Prior Authorization for Select Hospital Outpatient Services
As part of their responsibility to protect the Medicare Trust Funds, CMS routinely monitors the utilization of services. They have identified several surgical procedures with higher than expected volume increases that could be potentially noncovered by Medicare due to their cosmetic nature. In order to manage the growth of Medicare spending and control unnecessary increases in the volume of hospital outpatient department (OPD) services, CMS is implementing a policy for the prior authorization of certain procedures to “reduce the instances in which Medicare pays for these services when they are merely cosmetic and not medically necessary.”
- The affected procedures are blepharoplasty, botulinum toxin injections, panniculectomy, rhinoplasty and vein ablation. A listing of the affected CPT codes can be found in the final rule. (See page 316 of the 2020 OPPS Final Rule pdf.)
- The requirement would begin for dates of service on or after July 1, 2020.
- Prior authorization is a process through which a request for provisional affirmation of coverage is submitted to Medicare or its contractors for review before the service is provided to the patient and before the claim is submitted.
- The PA request should include all documentation necessary to show that the service meets applicable Medicare coverage, coding and payment rules.
- Claims submitted for services that require a PA that have not received a provisional affirmation of coverage from Medicare would be denied unless the provider is exempt.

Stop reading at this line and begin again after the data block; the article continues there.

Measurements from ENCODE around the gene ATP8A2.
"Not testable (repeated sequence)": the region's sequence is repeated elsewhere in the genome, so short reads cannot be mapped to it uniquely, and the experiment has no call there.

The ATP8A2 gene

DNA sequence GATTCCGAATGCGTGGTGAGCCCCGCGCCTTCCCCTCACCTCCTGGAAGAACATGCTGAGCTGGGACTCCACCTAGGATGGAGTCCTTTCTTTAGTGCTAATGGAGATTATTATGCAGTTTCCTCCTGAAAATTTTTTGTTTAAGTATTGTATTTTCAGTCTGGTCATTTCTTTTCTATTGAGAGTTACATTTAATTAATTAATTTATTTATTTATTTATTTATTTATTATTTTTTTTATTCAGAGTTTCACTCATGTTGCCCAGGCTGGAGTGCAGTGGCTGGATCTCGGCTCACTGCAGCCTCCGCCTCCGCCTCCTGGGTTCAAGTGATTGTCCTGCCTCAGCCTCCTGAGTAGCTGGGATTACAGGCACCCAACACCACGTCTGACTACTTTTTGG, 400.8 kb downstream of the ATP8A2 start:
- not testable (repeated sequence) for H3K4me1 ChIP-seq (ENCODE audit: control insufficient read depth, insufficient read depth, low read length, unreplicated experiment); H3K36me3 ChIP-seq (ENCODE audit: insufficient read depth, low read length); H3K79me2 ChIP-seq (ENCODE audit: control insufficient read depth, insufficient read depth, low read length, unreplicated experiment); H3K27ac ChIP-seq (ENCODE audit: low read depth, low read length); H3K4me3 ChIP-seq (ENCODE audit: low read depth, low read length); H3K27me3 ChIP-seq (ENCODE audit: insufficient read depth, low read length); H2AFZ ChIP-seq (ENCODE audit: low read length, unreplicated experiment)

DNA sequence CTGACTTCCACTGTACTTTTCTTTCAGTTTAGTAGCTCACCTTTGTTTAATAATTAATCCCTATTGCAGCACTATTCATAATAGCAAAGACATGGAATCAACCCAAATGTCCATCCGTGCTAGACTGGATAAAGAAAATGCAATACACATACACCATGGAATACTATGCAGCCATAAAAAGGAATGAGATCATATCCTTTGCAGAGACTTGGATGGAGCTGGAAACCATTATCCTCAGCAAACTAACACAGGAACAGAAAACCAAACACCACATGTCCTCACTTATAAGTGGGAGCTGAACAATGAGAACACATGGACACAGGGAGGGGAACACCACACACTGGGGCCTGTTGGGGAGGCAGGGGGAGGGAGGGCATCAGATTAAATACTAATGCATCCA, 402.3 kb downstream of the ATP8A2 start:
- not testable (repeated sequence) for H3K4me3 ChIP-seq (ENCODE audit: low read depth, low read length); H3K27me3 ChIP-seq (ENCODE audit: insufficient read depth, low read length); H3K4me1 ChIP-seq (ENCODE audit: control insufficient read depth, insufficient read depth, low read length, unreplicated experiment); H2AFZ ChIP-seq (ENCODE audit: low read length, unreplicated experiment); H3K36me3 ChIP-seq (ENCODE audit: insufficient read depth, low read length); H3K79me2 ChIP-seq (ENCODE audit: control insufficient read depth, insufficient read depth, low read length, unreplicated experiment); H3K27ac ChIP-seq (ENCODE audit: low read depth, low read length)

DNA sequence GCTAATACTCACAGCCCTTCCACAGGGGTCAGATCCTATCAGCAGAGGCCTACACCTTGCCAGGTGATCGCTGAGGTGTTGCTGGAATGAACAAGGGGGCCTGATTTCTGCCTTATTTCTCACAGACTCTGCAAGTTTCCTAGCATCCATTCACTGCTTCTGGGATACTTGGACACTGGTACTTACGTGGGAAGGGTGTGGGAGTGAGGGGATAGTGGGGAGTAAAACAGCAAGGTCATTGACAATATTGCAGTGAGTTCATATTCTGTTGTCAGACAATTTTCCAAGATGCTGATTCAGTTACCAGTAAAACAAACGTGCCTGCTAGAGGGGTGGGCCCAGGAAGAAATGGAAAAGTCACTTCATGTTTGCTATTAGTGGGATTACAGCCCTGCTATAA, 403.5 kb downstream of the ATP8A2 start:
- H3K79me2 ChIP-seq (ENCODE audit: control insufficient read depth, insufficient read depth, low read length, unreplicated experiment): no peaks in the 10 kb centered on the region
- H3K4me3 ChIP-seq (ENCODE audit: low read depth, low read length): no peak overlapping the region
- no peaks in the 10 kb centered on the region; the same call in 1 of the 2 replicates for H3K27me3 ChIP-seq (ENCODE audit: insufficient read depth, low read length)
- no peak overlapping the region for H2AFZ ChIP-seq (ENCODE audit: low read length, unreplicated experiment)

- Claims associated with the denied service, such as anesthesiology services, physician services, and/or facility services will also be denied.
- Upon submission of a PA request, CMS or its contractors would issue a decision (affirmative or non-affirmative) within 10 business days.
- Providers can request an expedited review if a delay could seriously jeopardize the patient’s life, health or ability to regain maximum function and a decision will be rendered within 2 business days. Documentation supporting the risk of serious jeopardy must be submitted with the request for an expedited PA.
- Exemption Process - CMS may elect to exempt providers from the PA process who achieve a PA affirmation threshold of at least 90% during a semiannual assessment. This exemption could be removed if the provider subsequently has a rate of non-payable claims greater than 10%.
- A non-affirmation PA decision is not appealable, but the provider will receive a detailed explanation as to why the request was non-affirmed and can resubmit an unlimited number of requests. Appeal rights exist once a claim is denied.
- There will be more sub-regulatory guidance before the requirement becomes effective, but the final rule indicates either the hospital or the physician may submit the PA request, though the hospital is ultimately responsible for ensuring this condition of payment is met.
- A unique tracking number (UTN) corresponding to the PA decision must be included on the OPD claim.
CMS argues this is not an additional burden on hospitals since no new documentation is required beyond what should already be present in the record and the hospital is just having to submit the records before the procedure instead of afterwards as they would have to do in the case of a Medicare medical review. Everyone knows it will be an additional burden, but the good news is that hospitals are used to PA requirements from most other payers, it causes the hospital to get the required documentation together before providing the service, and it likely will prevent some inappropriate payments for cosmetic procedures that do not meet Medicare’s medical necessity requirements.
So, a little relief for some, a little burden for others – is that a wash?
Article by Debbie Rubio
This material was compiled to share information. MMP, Inc. is not offering legal advice. Every reasonable effort has been taken to ensure the information is accurate and useful.